.navigation-links a { display: inline-block; margin-left: 5px; margin-right: 5px; }
  body { padding-top: 60px; }
</style>

<div class="navigation-links">
<a href="#column_1">Minion</a>
<a href="#column_2">Pet info</a>
<a href="#column_3">Stats</a>
<a href="#pet_desc">Story</a>
<a href="#pet_treasure">Treasure</a>
<a href="#pet_friends">Friends</a>
</div>

If you look at the profile now, you'll see a bunch of links along the top. Kind of ugly, but they work and can always be prettied up later. Clicking the links will cause different profile sections to show.

The profile sections

Our final task is to make the profile sections look how we want. At this step, there are a lot of possibilities and even very sophisticated things you can do, but for the sake of this tutorial, we will simply give them a fixed size and stack them using absolute positioning.

First, we notice that the direct parent container of these six is #pet_info. We can establish this parent container as reference frame by giving it a relative positioning. Any positioning will do; it simply needs to have a position set. Again, this deserves its own tutorial, but will also make more sense once you see it in practice.

Let's arbitrarily decide we want each page to be 500px by 500px too. We'll set this as the size of the parent container - that way, we just set it once, and we can tell the six children to expand to fill the parent.

#pet_info { position: relative; width: 500px; height: 500px; }

Next, let's style the six children. First, let's add a background color and border to each one.

#column_1, #column_2, #column_3, #pet_desc, #pet_treasure, #pet_friends { border: 3px solid #111; background-color: #eee; }

Finally, we do some magic with absolute positioning. Here's what the CSS will look like, followed by a bulleted explanation of each part:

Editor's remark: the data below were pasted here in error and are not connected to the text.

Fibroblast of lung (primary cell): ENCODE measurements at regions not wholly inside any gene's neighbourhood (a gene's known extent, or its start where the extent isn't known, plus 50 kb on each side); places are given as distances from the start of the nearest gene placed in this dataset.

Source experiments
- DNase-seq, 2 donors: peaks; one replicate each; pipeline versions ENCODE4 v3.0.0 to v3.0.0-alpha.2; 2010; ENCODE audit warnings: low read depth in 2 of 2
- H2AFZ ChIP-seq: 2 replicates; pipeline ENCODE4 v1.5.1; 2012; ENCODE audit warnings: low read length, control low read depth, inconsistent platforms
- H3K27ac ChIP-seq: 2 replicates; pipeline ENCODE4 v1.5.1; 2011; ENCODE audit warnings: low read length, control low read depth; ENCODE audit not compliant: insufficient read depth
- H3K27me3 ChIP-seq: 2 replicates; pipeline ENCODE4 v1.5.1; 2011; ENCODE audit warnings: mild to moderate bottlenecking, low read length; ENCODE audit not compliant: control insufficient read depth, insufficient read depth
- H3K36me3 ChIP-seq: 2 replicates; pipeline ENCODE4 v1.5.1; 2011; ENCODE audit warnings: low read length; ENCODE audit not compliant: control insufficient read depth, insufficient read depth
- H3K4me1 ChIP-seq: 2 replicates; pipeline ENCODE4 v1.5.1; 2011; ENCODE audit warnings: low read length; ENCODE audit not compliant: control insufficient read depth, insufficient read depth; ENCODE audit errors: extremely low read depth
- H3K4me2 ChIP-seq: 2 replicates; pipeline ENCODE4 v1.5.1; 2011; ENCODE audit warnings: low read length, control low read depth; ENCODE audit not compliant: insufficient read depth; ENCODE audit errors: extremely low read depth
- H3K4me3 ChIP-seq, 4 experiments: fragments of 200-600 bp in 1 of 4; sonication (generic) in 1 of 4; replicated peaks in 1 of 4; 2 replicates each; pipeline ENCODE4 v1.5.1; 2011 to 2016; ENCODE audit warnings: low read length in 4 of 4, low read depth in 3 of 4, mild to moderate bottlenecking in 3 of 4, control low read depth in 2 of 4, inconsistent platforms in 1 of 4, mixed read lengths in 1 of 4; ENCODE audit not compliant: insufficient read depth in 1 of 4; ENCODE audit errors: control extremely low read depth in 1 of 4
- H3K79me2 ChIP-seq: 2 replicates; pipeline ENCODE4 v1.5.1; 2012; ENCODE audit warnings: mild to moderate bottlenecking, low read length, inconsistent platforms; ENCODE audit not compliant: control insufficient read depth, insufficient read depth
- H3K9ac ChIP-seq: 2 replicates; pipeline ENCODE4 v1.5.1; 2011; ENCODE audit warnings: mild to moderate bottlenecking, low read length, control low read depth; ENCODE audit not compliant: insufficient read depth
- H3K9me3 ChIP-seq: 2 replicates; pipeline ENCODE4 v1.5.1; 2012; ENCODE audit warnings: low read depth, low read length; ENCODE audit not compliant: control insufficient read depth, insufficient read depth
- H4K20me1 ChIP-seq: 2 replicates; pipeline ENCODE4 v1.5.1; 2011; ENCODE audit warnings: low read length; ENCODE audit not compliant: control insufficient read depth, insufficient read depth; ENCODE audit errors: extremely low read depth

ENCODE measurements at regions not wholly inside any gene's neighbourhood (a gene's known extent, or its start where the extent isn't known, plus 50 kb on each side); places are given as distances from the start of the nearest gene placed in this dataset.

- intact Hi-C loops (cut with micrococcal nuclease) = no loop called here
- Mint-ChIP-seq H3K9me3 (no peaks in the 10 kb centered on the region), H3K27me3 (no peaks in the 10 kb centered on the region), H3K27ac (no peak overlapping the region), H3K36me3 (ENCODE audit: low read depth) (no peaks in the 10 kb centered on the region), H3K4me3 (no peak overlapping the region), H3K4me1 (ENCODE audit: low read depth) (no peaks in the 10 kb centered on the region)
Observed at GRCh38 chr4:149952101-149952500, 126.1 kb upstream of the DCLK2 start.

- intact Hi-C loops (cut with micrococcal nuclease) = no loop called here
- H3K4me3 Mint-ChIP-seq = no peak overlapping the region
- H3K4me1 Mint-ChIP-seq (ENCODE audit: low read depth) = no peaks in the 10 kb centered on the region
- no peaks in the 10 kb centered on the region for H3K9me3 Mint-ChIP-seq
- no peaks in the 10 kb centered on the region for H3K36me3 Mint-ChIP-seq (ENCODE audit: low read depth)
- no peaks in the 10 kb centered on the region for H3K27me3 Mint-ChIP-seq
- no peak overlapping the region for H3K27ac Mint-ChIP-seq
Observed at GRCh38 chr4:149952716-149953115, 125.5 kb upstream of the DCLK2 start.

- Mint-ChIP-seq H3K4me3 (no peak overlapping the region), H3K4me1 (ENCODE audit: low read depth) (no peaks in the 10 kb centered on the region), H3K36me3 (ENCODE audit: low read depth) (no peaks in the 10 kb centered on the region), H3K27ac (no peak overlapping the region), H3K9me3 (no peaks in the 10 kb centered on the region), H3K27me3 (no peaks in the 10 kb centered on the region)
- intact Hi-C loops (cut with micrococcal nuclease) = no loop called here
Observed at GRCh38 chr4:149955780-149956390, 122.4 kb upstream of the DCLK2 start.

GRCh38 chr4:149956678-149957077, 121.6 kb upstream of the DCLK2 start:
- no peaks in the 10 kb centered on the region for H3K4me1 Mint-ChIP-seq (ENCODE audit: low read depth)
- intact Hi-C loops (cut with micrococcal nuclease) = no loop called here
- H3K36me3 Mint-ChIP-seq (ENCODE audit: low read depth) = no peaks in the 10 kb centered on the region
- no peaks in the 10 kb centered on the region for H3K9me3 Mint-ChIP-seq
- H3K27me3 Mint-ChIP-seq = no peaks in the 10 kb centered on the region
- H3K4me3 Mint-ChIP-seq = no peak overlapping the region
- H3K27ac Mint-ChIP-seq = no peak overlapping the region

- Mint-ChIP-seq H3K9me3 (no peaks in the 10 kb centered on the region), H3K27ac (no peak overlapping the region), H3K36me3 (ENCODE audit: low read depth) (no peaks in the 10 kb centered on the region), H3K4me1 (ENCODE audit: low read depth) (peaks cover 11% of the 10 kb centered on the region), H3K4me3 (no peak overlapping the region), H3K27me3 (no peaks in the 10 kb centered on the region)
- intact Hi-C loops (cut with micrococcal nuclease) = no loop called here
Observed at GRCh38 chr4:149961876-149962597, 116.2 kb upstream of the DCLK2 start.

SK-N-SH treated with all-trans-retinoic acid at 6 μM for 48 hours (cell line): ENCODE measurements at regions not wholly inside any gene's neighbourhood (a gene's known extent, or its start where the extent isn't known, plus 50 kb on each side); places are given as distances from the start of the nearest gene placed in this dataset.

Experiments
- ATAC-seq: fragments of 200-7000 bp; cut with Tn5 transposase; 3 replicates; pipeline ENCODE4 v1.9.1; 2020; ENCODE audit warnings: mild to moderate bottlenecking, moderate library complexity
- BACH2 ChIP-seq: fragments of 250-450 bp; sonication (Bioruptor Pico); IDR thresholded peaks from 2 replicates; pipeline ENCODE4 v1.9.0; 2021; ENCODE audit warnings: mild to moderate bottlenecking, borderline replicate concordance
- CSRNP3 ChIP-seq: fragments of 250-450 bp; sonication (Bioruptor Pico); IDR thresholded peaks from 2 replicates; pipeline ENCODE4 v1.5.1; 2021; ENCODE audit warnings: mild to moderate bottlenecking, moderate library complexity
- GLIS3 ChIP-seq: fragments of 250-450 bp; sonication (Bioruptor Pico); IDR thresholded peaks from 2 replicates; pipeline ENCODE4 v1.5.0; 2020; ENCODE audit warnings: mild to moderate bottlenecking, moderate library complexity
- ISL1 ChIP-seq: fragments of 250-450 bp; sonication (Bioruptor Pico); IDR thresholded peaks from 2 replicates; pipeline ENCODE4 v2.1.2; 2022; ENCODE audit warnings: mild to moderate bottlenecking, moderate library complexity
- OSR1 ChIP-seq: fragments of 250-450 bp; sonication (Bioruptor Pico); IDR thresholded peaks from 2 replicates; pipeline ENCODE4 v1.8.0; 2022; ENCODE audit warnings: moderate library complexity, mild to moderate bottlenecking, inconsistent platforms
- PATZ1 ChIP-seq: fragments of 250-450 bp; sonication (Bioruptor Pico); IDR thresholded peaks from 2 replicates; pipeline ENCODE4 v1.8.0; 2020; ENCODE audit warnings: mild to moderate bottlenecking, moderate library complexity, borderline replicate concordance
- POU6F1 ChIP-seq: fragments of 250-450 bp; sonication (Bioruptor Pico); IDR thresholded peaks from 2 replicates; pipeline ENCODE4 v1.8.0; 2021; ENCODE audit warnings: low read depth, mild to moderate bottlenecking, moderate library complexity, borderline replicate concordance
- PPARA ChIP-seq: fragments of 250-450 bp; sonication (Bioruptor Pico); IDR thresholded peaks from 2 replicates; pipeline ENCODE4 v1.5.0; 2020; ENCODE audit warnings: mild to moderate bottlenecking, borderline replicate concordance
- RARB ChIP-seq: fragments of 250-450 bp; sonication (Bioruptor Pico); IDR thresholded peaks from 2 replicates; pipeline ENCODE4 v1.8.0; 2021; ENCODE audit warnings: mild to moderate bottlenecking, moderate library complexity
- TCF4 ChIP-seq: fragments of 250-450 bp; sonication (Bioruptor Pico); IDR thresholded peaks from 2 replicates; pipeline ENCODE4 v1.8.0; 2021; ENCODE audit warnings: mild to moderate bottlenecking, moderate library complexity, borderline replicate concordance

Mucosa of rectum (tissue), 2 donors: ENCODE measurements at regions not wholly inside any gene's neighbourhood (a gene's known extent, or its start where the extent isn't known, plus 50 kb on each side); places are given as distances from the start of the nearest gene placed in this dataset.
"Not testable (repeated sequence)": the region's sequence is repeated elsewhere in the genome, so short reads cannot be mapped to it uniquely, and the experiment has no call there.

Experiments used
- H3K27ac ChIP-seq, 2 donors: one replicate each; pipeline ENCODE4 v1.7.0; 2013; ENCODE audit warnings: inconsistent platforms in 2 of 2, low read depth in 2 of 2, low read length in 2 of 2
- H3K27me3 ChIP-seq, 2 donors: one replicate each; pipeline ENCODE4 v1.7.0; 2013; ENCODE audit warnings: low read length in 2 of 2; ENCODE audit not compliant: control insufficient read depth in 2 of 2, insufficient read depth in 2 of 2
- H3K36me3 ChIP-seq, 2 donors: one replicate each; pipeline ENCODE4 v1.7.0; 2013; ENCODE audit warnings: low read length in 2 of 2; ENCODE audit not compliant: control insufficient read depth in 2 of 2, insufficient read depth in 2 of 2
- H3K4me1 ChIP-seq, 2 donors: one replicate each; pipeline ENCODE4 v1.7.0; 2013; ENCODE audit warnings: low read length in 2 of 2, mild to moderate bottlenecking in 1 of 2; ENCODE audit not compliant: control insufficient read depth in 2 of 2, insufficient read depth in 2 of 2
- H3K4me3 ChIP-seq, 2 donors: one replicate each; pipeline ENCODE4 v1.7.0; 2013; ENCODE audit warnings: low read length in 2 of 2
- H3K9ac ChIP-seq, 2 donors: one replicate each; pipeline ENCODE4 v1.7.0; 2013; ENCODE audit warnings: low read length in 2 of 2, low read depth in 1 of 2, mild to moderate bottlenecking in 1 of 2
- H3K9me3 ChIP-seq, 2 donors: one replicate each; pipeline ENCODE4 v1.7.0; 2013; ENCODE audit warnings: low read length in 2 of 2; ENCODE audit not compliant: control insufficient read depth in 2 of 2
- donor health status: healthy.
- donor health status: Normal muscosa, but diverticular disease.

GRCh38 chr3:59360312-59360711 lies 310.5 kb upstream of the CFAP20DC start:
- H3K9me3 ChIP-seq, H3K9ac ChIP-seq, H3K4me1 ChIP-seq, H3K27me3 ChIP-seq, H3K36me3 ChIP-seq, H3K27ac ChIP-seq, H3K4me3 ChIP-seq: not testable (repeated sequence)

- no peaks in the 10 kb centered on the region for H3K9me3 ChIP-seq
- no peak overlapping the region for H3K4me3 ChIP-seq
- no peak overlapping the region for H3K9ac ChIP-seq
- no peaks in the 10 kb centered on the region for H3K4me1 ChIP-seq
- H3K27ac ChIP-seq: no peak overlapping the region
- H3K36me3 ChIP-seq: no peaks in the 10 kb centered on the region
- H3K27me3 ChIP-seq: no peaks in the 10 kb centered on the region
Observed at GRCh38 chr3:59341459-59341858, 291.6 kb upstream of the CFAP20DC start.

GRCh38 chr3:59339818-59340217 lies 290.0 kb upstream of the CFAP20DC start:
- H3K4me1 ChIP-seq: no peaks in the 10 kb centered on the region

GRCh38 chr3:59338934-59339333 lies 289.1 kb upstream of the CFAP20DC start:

On all six sections:

#column_1, #column_2, #column_3, #pet_desc, #pet_treasure, #pet_friends {
  border: 3px solid #111; background-color: #eee;
  position: absolute; top: 0; left: 0;
  width: 100%; height: 100%;
  overflow: auto;
}

On all sections except for #column_2

#column_1, #column_3, #pet_desc, #pet_treasure, #pet_friends { visibility: hidden; z-index: 9999; }
  • position: absolute; top: 0; left: 0; - When we set absolute positioning on these elements, they're going to be positioned relative to #pet_info. The top and left values represent their position inside of the #pet_info div.
  • width: 100%; height: 100%; - These ensure that each section will have the same size as #pet_info. The value 100% means "100% of what #pet_info has"
  • overflow: auto; - We declared the height to be 100%, but the contents could be bigger than that. So this ensures that if the content overflows, the page will scroll.
  • z-index: 9999; - This is done on everything EXCEPT for #column_2 because we want the other sections to layer on top of it.

Are you ready? This is the final, entire profile code:

<style type="text/css">
  @import url('https://bug.bz/subeta/css/reset/pet.css');
  #column_2 { visibility: visible; }
  #column_1, #column_3, #pet_desc, #pet_treasure, #pet_friends { visibility: hidden; z-index: 9999; }
  #column_1:target, #column_2:target, #column_3:target, #pet_desc:target, #pet_treasure:target, #pet_friends:target { visibility: visible; }

  .navigation-links { position: fixed; top: 0; visibility: visible; height: 60px; }
  .navigation-links a { display: inline-block; margin-left: 5px; margin-right: 5px; }
  body { padding-top: 60px; }

  #pet_info { position: relative; width: 500px; height: 500px; }
  #column_1, #column_2, #column_3, #pet_desc, #pet_treasure, #pet_friends {
    border: 3px solid #111; background-color: #eee;
    position: absolute; top: 0; left: 0;
    width: 100%; height: 100%;
    overflow: auto;
  }
</style>

<div class="navigation-links">
<a href="#column_1">Minion</a>
<a href="#column_2">Pet info</a>
<a href="#column_3">Stats</a>
<a href="#pet_desc">Story</a>
<a href="#pet_treasure">Treasure</a>
<a href="#pet_friends">Friends</a>
</div>

A pet story can go here!

I hope this tutorial helped! If you have any questions, don't hesitate to ask.